About 250K people work in the banking sector in Canada, and I’m almost certain, the majority would not be affected… Therefore, crisis averted… CEO’s don’t get their bonuses (oh well)… Bankers learn their lesson… Investors in the banks learn their lesson… Prices instantly revert to reasonable market values… Mostly everyone is happy…

Vote for potential candidates who will make this happen, who have the spines to make this happen. Your world is saved instantly overnight. Praise be.

#149 disciple on 07.05.12 at 2:23 pm

Do I really think it is this simple? Of course not, but the general idea is valid. Instead of wasting time talking about how stupid people are, why not begin the task of fixing the problem?

#150 penpal on 07.05.12 at 2:26 pm

@ # 128 Ex-Cowtown

Exactly my point @ comment #130, illustrated better by yourself.

PRICES are set at the margin but affect all VALUES!

#151 citizen of convenience on 07.05.12 at 2:27 pm

Scary thing is here any house price can potentially change +-10% even maybe more like 20% and there is mortgage and insurance for that. This means there is no real market valuation, everything is in air. You can agree to pay 2 million for 1 million house and will still get approved apparently.
This is sick and scary. I wish all this ponzi will go down deep and people actually start thinking about making money by producing something, usually happens with hard work and using brain.

#152 disciple on 07.05.12 at 2:28 pm

Is it because most Canadian investors are heavily invested in the banking sector? Because the TSX is bank-heavy? Would failing banks enact their vengeance upon the nation? It would be a purging of the financial parasite class. Why is nobody on this blog prepared to even entertain the possibility? Someone, please, educate me.

#153 Devore on 07.05.12 at 2:28 pm

G&M strikes back with stupidity:

http://www.theglobeandmail.com/report-on-business/economy/housing/in-vancouver-the-sellers-market-recedes/article4389244/

While there is anecdotal evidence that foreign investors are losing their appetite for real estate in the Vancouver, experts remain perplexed as to exactly why the city is seeing such a decline in transactions right now.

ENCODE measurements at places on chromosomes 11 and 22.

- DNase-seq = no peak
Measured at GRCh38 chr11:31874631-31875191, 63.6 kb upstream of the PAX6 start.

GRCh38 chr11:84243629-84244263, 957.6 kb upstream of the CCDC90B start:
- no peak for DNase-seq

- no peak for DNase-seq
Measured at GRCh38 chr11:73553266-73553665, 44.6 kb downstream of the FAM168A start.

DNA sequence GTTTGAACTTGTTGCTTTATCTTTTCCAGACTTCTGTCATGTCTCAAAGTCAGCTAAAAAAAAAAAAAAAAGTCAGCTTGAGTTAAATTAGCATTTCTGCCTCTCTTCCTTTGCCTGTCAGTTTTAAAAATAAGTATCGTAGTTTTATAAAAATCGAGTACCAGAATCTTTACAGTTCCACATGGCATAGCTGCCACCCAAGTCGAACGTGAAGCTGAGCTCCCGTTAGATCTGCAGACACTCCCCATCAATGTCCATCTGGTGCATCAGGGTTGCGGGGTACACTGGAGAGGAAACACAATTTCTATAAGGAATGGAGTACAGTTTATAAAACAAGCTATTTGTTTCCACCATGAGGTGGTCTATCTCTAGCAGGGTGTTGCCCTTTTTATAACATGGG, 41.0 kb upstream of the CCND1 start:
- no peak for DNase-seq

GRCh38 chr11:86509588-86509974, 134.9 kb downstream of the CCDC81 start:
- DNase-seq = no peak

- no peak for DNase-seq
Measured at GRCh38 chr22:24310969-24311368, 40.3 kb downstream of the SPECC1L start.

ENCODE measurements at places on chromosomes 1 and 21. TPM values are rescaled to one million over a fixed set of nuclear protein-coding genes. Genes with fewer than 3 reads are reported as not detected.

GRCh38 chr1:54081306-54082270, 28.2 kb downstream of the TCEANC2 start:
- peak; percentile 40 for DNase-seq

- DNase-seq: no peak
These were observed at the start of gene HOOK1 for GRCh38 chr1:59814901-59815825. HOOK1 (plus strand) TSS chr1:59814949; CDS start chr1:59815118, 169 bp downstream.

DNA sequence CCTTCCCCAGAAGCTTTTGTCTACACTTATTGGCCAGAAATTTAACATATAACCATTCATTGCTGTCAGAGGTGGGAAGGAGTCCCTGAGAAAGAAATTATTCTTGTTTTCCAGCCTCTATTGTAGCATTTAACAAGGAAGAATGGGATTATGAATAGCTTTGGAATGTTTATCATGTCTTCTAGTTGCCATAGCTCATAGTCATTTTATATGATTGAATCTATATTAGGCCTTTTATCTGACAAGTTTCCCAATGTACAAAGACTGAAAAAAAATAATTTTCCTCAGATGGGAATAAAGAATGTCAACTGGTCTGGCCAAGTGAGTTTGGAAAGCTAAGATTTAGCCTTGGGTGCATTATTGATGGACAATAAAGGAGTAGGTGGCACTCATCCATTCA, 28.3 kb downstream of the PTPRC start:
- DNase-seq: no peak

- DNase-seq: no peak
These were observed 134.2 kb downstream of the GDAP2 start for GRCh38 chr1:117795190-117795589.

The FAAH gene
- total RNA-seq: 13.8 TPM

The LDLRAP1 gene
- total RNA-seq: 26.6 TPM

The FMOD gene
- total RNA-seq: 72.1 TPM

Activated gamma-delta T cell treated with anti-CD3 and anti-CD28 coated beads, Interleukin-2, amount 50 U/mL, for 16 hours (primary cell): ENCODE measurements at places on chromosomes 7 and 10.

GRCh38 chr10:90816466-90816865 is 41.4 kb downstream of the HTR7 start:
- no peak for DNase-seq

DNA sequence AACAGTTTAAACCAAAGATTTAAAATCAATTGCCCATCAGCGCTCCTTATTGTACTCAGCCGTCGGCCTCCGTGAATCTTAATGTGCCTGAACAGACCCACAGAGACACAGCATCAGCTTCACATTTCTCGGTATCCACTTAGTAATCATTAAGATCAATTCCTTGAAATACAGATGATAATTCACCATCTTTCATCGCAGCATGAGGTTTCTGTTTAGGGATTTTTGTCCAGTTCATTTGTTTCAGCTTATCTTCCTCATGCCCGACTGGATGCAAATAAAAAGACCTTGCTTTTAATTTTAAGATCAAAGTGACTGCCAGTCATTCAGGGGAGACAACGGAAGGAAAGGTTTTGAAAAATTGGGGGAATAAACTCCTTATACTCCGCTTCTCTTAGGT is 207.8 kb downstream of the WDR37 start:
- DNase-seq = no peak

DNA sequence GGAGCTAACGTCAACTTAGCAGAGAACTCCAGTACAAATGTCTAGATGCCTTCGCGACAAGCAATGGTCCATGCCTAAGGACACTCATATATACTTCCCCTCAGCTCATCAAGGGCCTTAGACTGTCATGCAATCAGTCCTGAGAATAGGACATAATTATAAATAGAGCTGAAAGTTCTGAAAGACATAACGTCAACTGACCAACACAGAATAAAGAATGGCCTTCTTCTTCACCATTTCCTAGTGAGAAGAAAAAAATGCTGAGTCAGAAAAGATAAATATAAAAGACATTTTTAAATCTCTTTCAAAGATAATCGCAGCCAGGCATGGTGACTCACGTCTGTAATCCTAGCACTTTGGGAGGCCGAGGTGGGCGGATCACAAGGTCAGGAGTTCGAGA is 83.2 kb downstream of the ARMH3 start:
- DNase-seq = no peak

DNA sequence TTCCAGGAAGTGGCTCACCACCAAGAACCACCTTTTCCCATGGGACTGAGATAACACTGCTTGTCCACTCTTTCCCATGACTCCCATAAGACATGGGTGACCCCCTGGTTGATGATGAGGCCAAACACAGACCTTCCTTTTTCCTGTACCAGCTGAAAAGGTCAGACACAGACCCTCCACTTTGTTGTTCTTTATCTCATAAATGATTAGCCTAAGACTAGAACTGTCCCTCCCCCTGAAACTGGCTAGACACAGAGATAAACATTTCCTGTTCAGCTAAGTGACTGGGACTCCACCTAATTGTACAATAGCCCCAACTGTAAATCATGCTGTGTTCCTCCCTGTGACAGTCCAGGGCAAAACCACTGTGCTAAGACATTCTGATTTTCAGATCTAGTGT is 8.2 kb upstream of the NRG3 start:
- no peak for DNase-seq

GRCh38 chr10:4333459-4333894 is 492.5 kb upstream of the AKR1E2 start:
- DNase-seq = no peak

I thought it would have been obvious. How about, prices are too high? Although the article features a picture of a SOLD sign, it should really have this picture instead: http://www.johnlund.com/images/889720-001.jpg

#154 dd on 07.05.12 at 2:29 pm

Bill Gross:

Not only banks and insurance companies but sovereign nations as well cannot all be counted on to guarantee a return of principal, let alone a return on investment.

An authentic debt crisis – which the world is now experiencing – can only be ultimately cured in two ways:
1) default on it, or
2) print more money in order to inflate it away.

http://investments.pimco.com/insights/External%20Documents/Investment_Outlook_July_2012_Whats_in_a_Name.pdf

#155 Jimmy on 07.05.12 at 2:35 pm

Always remember “It’s different now” is no less valid a statement that “the bubble is going to burst soon”. Anyone who thinks they can accurately identify a true bubble and predict its collapse is deluded. Hindsight is required, otherwise all you have is a bunch of variables that cannot tell the whole story because most of the data is unavailable. The macroshock will not announce its arrival. The fact that the masses are starting to jump on the housing correction bandwagon suggests to me that its not ready to happen yet. It’ll wait until everyone has gone to sleep again.

#156 Hoof-Hearted on 07.05.12 at 2:38 pm

#132 2centCdn on 07.05.12 at 1:15 pm